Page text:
Supporting the General Fono and the Council for the Ongoing Government is the national public service, consisting of the General Manager, Apia, and Directors of Health, Education, Transport and Support Services, and Economic Development, as well as other departmental staff.
Supporting each Taupulega is a General Manager (also known as Director or Coordinator) who heads the villageís "Office of the Taupulega", and other public staff members including teachers, medical staff and the traditional workforce.
Currently Nukunonu has 6 members and Fakaofo and Atafu 7 and 8 respectively. The number of members is based on population figures from the last census.
Both Faipule and Pulenuku automatically become members of the General Fono.
Faipule of Atafu and Ulu-o-Tokelau (2004) Mr Patuki Isaako
Pulenuku of Atafu Mr Paulo Kitiona
Faipule of Nukunonu Mr Pio Tuia
Pulenuku of Nukunonu Mr Panapa Sakalia
Faipule of Fakaofo Mr Kolouei OíBrien
Pulenuku of Fakaofo Mr Keli Nemia
[Source: www.tokelau.org.nz ]
JOINT STATEMENT OF THE PRINCIPLES OF PARTNERSHIP BETWEEN NEW ZEALAND AND TOKELAU
New Zealand and Tokelau ("the Partners") wish to affirm their ongoing relationship, to honour their shared past and to build upon the close historical, social and cultural links between their people.
By articulating in this Joint Statement the principles underpinning the partnership and each Partnerís expectations of the other, the Partners hope to create a framework within which they can work together to maximise the benefits of the relationship. They wish to strengthen cooperation between New Zealand and Tokelau, and to provide a firm foundation for ongoing and constructive dialogue about their relationship.
The Joint Statement also looks forward, recognising that Tokelau has the right to self-determination, and that New Zealand has a responsibility to facilitate that process in Tokelauís best interests.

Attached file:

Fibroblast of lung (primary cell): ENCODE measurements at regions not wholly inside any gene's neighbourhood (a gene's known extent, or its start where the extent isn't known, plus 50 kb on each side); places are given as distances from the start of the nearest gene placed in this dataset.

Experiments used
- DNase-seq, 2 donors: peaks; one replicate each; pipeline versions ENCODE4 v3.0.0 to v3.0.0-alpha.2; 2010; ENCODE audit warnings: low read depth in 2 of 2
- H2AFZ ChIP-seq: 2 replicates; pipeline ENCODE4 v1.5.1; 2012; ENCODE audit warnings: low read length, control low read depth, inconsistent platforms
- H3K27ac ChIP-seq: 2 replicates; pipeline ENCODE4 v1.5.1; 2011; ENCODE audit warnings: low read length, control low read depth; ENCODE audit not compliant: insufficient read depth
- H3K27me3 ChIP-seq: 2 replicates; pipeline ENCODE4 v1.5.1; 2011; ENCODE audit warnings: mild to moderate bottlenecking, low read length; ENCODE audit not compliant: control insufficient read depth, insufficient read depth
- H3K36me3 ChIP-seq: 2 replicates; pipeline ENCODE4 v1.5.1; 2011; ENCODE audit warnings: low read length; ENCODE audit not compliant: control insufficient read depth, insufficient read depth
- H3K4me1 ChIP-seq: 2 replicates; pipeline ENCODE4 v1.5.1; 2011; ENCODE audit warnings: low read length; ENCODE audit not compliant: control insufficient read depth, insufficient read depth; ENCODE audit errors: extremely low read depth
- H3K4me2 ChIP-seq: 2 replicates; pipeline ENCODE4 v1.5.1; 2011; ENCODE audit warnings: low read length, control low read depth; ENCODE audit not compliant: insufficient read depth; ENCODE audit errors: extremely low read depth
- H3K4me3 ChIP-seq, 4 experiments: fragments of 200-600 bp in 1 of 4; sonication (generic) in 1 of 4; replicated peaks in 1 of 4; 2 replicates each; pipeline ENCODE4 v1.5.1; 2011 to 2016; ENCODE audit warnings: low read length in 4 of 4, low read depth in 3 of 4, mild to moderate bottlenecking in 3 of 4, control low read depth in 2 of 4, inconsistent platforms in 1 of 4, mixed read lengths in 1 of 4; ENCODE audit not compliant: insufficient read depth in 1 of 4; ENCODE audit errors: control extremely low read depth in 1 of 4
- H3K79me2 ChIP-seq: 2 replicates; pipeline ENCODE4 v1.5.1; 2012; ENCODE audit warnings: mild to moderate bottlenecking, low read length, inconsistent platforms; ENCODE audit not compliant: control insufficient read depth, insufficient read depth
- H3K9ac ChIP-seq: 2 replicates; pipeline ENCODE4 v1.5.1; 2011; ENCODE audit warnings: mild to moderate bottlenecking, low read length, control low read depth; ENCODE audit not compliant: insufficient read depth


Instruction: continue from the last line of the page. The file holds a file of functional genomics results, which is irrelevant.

1. PARTNERSHIP AND JOINT CONSULTATION
1.1 The Partners seek to develop a relationship of partnership in accordance with the principles set out in this Joint Statement. In doing so, the Partners acknowledge that their relationship is dynamic, and must be permitted to grow and evolve freely and constructively. The Partners also acknowledge that the relationship operates within the context of international and domestic law, as the law applies in New Zealand and in Tokelau at any particular time.
1.2 The relationship of partnership requires that all issues should be resolved on a cooperative and consultative basis. New Zealand and Tokelau will continue to work together, to consult on issues as they arise, and to cooperate on matters of mutual interest. The Partners will operate on a "no surprises" basis, by maintaining clear and open communication.
1.3 New Zealand and Tokelau will hold joint senior-level official talks at least once a year ("the joint talks"), in Tokelau, Wellington or Apia (as the Partners decide). The joint talks will cover issues of concern to the Partners, including the detail of practical matters of concern to Tokelau as it works towards self-determination and builds confidence in its future. The joint talks will be additional to (and coordinated with) any other bilateral meetings on specific topics. Partnersí officials will work cooperatively together to advance issues of concern according to priorities and any work plan agreed between them.